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Light Polution


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Sorry, I'm not sure what you're asking. There are a number of websites that detail light pollution maps in order that people can assess where to go to get dark skies. I'll need to see if I can dig them up for you - is that what you're after?

James

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Thanks James,

I have looked at some of the web maps of my area although they are not very detailed (10miles East South East of Lincoln). I suspect local variations may have an effect ie:shading by woodland from a local source of LP.

I was wondering as a guide to the suitability of a particular type of scope.

Thanks

Jimmy.

Edited by bard9
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One standard formula is to go outside on a good night, let your eyes dark-adapt, and then look at the Little Bear. If you can see all the main stars, then you can see down to at least magnitude 5 - quite good. If you can't see any Ursa Minor stars except for Polaris, you probably live in a city. The main stars in Ursa Minor are spaced in brightness by a magnitude, so you can easily guage how birght your sky is by how many of them you can see.

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Astronomical seeing has nothing to do with LP. "Seeing" describes the steadiness of the atmosphere (the degree of twinkling):

Astronomical seeing - Wikipedia, the free encyclopedia

Very local light pollution is a problem, yes. Those LP maps are a good guide but obviously won't predict the consequences of your neighbours "security" lights. Then again, this form of localised LP is easy to get away from or shield. The LP maps are all coarse and describe the size and brightness of light domes around cities or even motorways. This form of light pollution is more pervasive and getting away from it means travelling longer distances.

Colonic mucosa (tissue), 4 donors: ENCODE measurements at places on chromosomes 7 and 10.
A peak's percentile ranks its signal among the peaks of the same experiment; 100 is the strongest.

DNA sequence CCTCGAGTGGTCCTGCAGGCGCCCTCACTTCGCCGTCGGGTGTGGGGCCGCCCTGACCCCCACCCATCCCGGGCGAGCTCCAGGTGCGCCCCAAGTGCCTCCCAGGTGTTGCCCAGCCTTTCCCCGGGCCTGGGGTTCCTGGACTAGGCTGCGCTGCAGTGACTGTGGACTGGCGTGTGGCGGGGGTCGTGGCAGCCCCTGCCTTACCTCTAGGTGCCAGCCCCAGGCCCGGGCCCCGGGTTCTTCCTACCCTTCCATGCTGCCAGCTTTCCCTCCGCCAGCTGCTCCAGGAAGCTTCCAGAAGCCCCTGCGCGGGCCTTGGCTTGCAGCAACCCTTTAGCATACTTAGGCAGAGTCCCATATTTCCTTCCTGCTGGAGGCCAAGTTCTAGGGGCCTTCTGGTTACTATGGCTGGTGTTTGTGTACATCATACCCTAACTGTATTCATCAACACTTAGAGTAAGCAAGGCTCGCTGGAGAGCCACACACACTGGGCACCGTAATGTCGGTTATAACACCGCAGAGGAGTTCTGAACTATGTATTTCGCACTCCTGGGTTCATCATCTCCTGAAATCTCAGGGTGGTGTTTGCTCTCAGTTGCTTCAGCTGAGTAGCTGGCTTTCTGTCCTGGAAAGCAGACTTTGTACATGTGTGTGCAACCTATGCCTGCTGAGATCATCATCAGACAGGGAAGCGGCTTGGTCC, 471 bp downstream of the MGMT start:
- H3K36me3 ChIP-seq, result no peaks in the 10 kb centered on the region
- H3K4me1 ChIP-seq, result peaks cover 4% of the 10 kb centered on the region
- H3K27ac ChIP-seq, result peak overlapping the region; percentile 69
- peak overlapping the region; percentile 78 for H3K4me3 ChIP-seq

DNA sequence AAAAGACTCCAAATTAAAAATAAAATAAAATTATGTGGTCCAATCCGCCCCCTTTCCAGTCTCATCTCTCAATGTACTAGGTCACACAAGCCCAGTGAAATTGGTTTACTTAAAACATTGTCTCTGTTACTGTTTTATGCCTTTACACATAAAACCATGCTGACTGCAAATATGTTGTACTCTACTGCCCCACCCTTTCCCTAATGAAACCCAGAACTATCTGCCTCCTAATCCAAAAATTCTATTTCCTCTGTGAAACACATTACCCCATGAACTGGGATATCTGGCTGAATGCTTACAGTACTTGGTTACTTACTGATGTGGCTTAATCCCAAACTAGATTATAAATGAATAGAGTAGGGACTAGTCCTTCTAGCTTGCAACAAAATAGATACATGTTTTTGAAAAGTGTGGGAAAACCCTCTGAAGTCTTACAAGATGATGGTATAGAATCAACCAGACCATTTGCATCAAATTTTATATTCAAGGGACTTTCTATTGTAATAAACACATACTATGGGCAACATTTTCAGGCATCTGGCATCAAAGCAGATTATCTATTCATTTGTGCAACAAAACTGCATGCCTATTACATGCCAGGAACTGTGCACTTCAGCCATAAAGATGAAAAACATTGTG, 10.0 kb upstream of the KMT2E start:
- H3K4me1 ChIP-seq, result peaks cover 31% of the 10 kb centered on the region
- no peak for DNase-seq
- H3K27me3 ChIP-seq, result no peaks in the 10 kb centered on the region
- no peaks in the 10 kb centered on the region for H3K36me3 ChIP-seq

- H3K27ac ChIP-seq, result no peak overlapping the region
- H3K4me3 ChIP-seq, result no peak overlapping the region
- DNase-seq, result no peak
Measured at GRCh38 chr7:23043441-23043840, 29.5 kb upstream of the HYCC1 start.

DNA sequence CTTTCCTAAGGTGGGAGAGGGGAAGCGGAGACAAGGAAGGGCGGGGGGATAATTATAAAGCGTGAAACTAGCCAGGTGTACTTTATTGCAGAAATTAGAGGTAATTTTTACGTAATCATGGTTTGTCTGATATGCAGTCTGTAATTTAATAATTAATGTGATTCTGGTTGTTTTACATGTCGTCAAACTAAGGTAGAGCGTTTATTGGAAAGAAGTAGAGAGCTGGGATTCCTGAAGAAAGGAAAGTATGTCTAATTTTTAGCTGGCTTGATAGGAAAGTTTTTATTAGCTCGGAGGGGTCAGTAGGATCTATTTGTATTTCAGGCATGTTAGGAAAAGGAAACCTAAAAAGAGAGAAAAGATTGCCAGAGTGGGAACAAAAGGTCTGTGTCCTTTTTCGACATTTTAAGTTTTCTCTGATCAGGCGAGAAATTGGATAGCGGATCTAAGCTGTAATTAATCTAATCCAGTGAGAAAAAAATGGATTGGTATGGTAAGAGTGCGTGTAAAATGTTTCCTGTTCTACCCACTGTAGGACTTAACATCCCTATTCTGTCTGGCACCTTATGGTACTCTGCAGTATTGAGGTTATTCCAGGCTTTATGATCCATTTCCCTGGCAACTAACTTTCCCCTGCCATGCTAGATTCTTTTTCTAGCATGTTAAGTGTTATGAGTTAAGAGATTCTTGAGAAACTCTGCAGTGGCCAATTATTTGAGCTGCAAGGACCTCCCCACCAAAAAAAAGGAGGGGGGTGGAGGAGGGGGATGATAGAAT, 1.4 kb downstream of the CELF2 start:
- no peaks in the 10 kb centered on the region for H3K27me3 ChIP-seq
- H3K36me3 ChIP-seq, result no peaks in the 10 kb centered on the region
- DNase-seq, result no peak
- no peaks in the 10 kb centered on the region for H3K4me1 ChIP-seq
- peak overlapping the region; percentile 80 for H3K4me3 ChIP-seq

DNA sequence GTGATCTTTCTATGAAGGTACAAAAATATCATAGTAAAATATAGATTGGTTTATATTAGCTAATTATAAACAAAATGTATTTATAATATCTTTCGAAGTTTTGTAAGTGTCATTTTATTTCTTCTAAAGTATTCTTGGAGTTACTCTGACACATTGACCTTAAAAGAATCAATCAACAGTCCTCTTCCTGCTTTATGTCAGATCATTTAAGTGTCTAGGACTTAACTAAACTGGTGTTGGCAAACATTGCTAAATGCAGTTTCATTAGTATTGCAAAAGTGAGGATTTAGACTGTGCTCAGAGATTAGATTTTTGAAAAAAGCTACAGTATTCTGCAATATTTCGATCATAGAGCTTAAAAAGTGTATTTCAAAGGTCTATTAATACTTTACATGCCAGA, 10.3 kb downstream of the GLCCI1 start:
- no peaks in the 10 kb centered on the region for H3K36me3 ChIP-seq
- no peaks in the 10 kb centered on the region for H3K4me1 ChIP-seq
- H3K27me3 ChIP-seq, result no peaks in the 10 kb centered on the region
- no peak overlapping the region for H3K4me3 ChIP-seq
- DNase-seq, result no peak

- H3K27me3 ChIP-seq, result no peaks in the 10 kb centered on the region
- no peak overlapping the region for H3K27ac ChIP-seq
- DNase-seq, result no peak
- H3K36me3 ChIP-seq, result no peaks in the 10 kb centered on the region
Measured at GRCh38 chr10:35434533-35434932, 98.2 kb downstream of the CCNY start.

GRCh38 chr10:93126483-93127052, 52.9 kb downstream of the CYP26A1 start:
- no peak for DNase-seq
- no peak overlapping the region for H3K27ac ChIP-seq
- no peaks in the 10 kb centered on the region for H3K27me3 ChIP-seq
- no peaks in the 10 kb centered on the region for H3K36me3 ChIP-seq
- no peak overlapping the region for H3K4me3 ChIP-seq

need-less light pollution

The World Atlas of the Artificial Night Sky Brightness

The explanation of the scale on this map is here:

ClearDarkSky Light Pollution Map

Bottom line is that things start to get really good in green or blue regions, but if you're coming from the city you'll be pretty happy with yellow. In black regions the view is so majestic it can be frightening. From my blue dark site I can see the Veil nebula in 8x42 binos. At home in my red region I struggle to see it with a 12" Dob and an OIII light pollution filter. LP is constantly getting worse, however. Write to your MP to raise your concerns!

You ask about telescopes. Regardless of light pollution, it's still a case of "bigger is better." For instance, light pollution filters will work better in larger telescopes since the filter makes the image dimmer overall. DSOs appear brighter in a larger scope so better tolerate the dimming induced by the filter. I definitely use my LP filters more in my 12" than my 8.75". Of course, portability constraints limit the size of the scope you choose.

Edited by umadog
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On the scope front, I would add that it depends on what you are looking at. If you have a refractor and want to observe double stars, planets even the moon, then light pollution has a limited effect. It is the deep sky objects, which most of us observe most of the time that are particularly effected by light pollution. Have you drawn a short list of scopes or are you still at the, "getting to grips with it all" level of research? :)

Clear skies

James

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James,

I fancy imaging at some stage in the future, I have considered something like a second hand ED80. Like to view/image nebula I don't know if I would need a newt to view the dimmer objects.

By the way does your tractor not have a cab?:)

Jimmy

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If you want to view nebulae visually then buy yourself a Dobsonian. You need aperture to see these things and you get the most aperture for your money with a Dob. A 6", or better still an 8", would be a very reasonable starter size.

Imaging is almost a different hobby and requires more expensive equipment. You can take very good shots with even a 4" refractor, although you'll need an expensive mount and potentially an expensive CCD camera. I'm not an imager, but I suspect most who are have a dedicated imaging rig and a separate visual rig. My advice is that you don't go looking for a scope which "does it all" because you'll be disappointed. Buy yourself a competent visual scope, learn the sky and have some fun. Then if you still want to do AP, you'll have a much better idea where to spend the big bucks. This way you'll then have a nice visual scope to use whilst taking those long exposure photographs.

Edited by umadog
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